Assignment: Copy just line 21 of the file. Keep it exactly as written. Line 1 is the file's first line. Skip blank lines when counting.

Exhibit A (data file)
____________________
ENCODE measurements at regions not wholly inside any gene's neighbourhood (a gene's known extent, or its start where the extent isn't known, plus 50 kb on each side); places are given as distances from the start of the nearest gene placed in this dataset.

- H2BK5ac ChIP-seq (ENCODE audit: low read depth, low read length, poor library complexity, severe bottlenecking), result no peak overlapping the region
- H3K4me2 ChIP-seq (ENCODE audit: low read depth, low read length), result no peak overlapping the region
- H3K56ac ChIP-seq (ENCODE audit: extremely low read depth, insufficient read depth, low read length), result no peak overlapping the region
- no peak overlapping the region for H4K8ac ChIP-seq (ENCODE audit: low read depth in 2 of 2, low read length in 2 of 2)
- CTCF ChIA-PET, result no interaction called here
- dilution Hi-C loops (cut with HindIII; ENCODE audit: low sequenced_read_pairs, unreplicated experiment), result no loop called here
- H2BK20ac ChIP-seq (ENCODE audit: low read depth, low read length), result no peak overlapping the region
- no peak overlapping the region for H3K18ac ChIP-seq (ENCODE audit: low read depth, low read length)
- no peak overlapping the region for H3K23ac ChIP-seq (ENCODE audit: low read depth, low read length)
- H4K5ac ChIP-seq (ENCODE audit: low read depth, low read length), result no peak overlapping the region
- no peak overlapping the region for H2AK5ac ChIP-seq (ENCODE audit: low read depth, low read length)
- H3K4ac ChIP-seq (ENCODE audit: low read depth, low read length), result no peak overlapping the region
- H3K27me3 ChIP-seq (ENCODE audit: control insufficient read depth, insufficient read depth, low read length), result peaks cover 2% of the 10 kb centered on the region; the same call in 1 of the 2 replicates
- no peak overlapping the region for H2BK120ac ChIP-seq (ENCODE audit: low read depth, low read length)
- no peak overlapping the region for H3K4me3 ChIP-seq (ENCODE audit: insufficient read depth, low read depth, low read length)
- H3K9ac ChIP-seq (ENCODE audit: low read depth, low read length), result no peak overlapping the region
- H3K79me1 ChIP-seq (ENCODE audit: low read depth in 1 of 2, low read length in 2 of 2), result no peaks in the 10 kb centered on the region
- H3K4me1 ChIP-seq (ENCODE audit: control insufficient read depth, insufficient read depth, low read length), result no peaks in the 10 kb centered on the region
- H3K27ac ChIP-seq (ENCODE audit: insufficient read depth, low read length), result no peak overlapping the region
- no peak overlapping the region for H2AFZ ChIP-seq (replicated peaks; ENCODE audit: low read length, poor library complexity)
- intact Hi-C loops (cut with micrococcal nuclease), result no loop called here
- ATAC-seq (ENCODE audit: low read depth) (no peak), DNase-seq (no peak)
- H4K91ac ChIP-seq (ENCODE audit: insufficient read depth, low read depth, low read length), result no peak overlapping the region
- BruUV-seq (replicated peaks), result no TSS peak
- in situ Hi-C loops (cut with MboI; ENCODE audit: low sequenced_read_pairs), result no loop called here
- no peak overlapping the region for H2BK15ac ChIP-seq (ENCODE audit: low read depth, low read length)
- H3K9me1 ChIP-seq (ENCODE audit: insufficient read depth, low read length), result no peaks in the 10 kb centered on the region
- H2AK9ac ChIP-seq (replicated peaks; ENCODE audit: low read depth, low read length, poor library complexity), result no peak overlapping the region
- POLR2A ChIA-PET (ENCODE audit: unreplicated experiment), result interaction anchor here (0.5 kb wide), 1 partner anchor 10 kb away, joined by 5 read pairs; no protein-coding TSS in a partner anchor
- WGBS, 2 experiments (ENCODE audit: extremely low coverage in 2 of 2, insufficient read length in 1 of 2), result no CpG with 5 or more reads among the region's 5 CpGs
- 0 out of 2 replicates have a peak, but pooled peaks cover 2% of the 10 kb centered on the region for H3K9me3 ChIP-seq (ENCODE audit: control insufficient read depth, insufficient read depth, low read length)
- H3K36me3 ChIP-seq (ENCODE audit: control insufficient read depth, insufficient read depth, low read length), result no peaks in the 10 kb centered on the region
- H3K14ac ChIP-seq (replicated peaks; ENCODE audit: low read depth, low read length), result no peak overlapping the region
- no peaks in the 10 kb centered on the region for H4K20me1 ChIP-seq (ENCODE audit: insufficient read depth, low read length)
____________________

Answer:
- no peak overlapping the region for H2AFZ ChIP-seq (replicated peaks; ENCODE audit: low read length, poor library complexity)